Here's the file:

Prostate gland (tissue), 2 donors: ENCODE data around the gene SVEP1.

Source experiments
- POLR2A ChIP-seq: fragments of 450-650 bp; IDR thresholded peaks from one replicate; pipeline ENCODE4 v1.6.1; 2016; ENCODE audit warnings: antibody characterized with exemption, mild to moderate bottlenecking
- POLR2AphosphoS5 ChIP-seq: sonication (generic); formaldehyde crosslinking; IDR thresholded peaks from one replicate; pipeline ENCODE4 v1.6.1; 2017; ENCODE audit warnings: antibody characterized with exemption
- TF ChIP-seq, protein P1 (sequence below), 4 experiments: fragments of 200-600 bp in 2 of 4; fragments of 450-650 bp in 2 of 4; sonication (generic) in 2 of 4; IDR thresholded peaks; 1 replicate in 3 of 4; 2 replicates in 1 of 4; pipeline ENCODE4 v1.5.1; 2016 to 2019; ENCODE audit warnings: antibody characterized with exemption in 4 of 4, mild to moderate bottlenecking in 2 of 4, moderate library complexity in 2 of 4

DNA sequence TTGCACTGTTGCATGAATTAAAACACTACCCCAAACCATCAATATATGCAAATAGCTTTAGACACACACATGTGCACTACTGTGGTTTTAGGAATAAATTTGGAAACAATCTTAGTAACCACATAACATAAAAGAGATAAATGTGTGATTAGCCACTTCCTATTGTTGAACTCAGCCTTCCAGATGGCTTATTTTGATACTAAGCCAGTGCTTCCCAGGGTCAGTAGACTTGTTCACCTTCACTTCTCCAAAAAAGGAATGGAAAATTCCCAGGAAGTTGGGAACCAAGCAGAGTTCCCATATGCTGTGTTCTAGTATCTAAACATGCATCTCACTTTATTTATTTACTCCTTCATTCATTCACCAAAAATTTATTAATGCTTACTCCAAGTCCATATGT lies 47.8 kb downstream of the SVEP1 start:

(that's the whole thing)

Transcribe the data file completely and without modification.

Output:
Prostate gland (tissue), 2 donors: ENCODE data around the gene SVEP1.

Source experiments
- POLR2A ChIP-seq: fragments of 450-650 bp; IDR thresholded peaks from one replicate; pipeline ENCODE4 v1.6.1; 2016; ENCODE audit warnings: antibody characterized with exemption, mild to moderate bottlenecking
- POLR2AphosphoS5 ChIP-seq: sonication (generic); formaldehyde crosslinking; IDR thresholded peaks from one replicate; pipeline ENCODE4 v1.6.1; 2017; ENCODE audit warnings: antibody characterized with exemption
- TF ChIP-seq, protein P1 (sequence below), 4 experiments: fragments of 200-600 bp in 2 of 4; fragments of 450-650 bp in 2 of 4; sonication (generic) in 2 of 4; IDR thresholded peaks; 1 replicate in 3 of 4; 2 replicates in 1 of 4; pipeline ENCODE4 v1.5.1; 2016 to 2019; ENCODE audit warnings: antibody characterized with exemption in 4 of 4, mild to moderate bottlenecking in 2 of 4, moderate library complexity in 2 of 4

DNA sequence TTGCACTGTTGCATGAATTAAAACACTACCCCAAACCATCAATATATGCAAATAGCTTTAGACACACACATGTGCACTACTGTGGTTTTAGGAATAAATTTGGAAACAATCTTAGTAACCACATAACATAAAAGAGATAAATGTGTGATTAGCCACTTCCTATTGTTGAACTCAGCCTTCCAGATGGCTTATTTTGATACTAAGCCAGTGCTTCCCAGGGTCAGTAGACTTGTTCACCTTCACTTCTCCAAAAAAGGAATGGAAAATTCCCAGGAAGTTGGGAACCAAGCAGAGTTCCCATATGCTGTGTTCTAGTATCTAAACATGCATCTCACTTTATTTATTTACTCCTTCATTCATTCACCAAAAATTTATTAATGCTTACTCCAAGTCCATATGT lies 47.8 kb downstream of the SVEP1 start: